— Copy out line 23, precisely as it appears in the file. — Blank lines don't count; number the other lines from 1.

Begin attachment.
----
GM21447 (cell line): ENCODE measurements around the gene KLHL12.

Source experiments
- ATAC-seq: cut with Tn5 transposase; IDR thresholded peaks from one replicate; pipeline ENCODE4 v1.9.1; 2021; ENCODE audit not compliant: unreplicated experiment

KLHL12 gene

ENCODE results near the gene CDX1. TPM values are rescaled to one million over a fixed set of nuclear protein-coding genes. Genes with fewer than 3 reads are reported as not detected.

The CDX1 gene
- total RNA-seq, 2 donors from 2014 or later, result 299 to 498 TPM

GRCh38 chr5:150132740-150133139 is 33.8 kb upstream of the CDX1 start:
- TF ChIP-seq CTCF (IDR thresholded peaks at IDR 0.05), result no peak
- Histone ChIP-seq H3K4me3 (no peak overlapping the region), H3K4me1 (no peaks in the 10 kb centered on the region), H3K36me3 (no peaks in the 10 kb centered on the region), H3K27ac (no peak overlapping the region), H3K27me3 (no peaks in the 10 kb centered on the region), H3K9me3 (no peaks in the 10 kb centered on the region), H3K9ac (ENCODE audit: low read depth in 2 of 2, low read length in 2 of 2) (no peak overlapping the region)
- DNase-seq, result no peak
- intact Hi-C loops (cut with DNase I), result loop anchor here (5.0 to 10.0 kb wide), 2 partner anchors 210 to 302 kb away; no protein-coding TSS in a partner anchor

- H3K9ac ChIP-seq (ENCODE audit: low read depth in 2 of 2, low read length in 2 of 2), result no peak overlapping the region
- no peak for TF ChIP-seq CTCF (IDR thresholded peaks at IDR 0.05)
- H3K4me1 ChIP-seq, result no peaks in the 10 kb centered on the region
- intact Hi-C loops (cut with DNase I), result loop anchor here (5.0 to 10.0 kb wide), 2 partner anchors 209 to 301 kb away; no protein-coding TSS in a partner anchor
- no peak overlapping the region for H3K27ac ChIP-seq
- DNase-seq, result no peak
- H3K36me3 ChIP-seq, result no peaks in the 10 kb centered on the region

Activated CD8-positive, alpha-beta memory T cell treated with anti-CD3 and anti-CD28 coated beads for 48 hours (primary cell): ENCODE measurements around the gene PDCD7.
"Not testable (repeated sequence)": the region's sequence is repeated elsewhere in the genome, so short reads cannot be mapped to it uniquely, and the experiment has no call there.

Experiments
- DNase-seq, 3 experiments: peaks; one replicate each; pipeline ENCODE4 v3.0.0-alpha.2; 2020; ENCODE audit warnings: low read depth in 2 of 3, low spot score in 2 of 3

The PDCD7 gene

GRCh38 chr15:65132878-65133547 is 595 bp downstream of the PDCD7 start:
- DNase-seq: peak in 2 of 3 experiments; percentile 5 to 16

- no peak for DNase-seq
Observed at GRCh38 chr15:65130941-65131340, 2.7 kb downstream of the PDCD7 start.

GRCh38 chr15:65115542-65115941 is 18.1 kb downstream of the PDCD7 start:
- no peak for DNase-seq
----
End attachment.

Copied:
- DNase-seq, 3 experiments: peaks; one replicate each; pipeline ENCODE4 v3.0.0-alpha.2; 2020; ENCODE audit warnings: low read depth in 2 of 3, low spot score in 2 of 3